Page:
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Stage I: Planning Your Web Conference

Posted by Mike McKinnon on
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istock_000003956659xsmall.jpgThe other day, I gave an outline of the steps necessary for conducting a successful web conference. The first stage is planning the web conference. This is perhaps the most important step because without a purpose and goal for your web conference, you will most likely not achieve your desired outcome.

Within the planning stage, there are several things to consider. Below is a list of eight things that need to be addressed before any web conference is undertaken:

 

 


  • Objectives

  • Audience

  • Content

  • Budget

  • Technology

  • Speakers

  • Timeframe

  • Incentives

 

Let's look at each one of these steps briefly

Objective: Outlining your objectives will help you achieve a big-picture perspective of your event. It will also help you with the event details and allow you to measure the success of the conference. Some objectives of web conferences might be:

 

 

 

 


  • Increase sales leads
  • Train employees
  • Knowledge dissemination or thought leadership

 


Audience: Specify not only who you want to attend your web conference, but also who could benefit the most from the information you are going to be presenting.
Subject: Careful subject consideration is of the utmost importance. While the topic must benefit the company by achieving your objectives, it must also be tailored for your audience and provide them value as well.
BudgetChoose a realistic budget given your objectives. If you have small budget try to tailor your objectives and expectations to that budget. Some things to consider when calculating your budget:

 

 

 

 

 

 

 

 

 

 


  • The web event itself (audio and web portions)
  • Participant registration and data collection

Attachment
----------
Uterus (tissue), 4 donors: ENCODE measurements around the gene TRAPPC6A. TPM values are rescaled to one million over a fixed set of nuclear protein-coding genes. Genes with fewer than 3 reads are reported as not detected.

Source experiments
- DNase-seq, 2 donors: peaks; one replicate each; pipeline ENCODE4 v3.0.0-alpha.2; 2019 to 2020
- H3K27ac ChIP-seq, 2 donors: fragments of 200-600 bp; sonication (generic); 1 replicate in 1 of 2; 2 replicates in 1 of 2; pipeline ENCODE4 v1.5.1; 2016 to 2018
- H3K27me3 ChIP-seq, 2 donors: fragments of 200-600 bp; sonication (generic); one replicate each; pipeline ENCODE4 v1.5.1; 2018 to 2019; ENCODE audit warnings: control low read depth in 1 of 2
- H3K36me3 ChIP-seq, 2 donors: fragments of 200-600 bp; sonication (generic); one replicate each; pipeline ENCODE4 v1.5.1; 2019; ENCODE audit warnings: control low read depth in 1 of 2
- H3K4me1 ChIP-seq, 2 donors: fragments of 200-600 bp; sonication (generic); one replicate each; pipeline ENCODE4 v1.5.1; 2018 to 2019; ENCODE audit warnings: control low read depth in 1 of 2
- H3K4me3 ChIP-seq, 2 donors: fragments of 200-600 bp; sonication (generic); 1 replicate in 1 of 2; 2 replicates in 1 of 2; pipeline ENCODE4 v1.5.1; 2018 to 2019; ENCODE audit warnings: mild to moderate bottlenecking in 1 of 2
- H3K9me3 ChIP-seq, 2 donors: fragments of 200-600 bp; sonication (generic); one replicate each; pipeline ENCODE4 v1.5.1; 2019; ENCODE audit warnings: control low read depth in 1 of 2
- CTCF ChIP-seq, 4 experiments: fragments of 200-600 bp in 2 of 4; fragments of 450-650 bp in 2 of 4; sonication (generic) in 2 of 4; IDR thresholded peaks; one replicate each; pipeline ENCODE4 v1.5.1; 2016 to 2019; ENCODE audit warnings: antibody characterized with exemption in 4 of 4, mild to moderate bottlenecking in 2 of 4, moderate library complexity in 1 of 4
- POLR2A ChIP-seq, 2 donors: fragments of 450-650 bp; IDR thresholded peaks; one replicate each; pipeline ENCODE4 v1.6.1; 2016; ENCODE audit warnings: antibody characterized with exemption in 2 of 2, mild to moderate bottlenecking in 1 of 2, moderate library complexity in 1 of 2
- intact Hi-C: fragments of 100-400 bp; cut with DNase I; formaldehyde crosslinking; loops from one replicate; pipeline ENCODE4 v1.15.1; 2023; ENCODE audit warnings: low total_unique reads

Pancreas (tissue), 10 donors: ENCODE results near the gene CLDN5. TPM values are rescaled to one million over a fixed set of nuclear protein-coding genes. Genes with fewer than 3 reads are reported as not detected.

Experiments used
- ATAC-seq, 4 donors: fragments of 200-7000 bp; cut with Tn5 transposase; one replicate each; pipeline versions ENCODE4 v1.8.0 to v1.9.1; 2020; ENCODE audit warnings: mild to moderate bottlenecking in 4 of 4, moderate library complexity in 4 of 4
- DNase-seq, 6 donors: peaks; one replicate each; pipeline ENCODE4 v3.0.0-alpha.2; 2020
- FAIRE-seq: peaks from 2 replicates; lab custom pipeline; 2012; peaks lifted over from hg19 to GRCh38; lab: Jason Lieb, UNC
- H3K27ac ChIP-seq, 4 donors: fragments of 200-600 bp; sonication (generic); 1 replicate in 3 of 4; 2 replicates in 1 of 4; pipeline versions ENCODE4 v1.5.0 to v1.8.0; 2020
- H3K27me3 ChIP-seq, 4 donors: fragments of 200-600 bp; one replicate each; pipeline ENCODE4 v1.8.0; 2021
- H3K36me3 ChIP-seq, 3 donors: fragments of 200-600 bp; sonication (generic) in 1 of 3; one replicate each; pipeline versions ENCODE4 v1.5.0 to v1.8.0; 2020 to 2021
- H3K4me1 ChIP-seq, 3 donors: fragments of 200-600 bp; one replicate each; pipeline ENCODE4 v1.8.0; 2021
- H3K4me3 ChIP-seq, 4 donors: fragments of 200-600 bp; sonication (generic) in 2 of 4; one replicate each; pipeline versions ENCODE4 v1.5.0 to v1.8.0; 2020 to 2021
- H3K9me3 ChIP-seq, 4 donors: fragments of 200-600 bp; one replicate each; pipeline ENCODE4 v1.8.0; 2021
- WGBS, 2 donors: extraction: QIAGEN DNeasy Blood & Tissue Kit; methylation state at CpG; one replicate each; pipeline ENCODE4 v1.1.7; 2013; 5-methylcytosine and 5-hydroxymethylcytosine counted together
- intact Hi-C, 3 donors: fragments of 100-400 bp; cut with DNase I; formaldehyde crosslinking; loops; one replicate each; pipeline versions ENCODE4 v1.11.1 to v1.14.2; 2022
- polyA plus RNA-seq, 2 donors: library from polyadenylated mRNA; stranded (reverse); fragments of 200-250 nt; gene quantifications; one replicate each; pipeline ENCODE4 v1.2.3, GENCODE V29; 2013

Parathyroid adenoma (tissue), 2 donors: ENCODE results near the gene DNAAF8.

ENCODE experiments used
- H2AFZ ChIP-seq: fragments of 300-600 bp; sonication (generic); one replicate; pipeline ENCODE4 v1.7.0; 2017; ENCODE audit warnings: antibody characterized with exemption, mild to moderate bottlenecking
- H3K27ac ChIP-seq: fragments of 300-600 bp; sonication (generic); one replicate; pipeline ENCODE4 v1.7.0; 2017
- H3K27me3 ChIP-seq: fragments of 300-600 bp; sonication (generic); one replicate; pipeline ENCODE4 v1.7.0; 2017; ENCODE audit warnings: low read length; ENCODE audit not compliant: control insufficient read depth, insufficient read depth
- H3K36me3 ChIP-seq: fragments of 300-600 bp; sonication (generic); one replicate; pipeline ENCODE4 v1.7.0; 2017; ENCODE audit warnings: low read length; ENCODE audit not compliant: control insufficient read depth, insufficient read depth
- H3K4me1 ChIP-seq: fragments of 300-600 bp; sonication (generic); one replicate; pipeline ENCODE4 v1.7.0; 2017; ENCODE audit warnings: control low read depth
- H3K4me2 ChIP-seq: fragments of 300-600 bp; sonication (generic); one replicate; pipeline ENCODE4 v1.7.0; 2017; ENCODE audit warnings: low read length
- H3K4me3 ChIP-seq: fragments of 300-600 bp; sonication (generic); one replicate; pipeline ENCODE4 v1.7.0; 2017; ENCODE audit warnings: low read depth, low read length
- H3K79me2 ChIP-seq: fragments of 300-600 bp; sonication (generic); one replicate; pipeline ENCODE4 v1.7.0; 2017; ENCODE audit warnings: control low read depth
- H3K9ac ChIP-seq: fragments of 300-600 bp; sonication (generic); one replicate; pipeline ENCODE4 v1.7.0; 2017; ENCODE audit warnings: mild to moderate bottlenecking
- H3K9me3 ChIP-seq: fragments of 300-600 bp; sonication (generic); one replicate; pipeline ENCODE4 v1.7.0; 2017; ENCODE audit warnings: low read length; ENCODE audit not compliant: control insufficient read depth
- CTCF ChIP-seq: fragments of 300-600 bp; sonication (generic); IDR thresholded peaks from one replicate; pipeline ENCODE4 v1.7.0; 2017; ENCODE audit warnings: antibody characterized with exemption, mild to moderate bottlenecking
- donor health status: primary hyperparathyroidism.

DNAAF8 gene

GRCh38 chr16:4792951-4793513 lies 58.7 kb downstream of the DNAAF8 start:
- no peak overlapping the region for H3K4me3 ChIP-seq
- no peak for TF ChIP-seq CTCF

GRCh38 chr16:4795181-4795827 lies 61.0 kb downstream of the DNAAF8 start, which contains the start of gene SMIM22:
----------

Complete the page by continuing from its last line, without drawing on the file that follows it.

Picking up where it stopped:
• Personnel to help set up and manage the event
  • Speaker fees
  • Technology such as hardware and headset

  • Post web conference material preparation and distribution
  • Thank you gifts for speakers

 

Vendor:Vendor choice is critical because you will need to reserve enough lines as well as train the speakers on the technology. The technology should be easy to use for the speakers and easily accessible for your participants. Support of multiple operating systems is also a bonus.

Speakers & Moderators: If your event is small, the same person can probably handle these duties. With a large event it is helpful to have a different person handle Q&A, registration and the recording.


Timeframe: To maximize attendance, the timing of your event is critical. Mondays are too busy and Fridays are too slow. Make sure you eliminate holidays and days around holidays. Ideally, your event will happen around lunch when most people are free.

Incentives: Giveaways and drawings are great incentive to help improve attendance. You might also want to consider giving your participants a gift at the end of the event.

This is a general outline of what you need to prepare before considering a web conference event. Obviously, this is not an all inclusive list but it will be helpful in getting you started organizing and thinking about it.

I would love to hear what other factors might be considered when organizing a web event.

[tags]web conference. web seminar [/tags]


Name: ReadyTalk Blog » Blog Archive » Stage
Time: Tuesday, September 4, 2007

[...] Stage I: Planning Your Web Conference | Blog [...]

Name: Renzo
Time: Monday, January 7, 2008

Mike; I think a step you should consider is to test that the audience members you want can actually download the required software to join the meeting. Many times I have had issues getting key attendees into a meeting. The industry needs more of the Web 2.0 kind of technology like the RHUB Universal Attendance technology (http://www.rhubcom.com). With this, the attendee does not need to download anything - not even Java. If they have a browser that can get to Yahoo/Google maps, they can get it - regardless of platform or browser. I even joined a meeting once on an iPhone -- worked pretty well.

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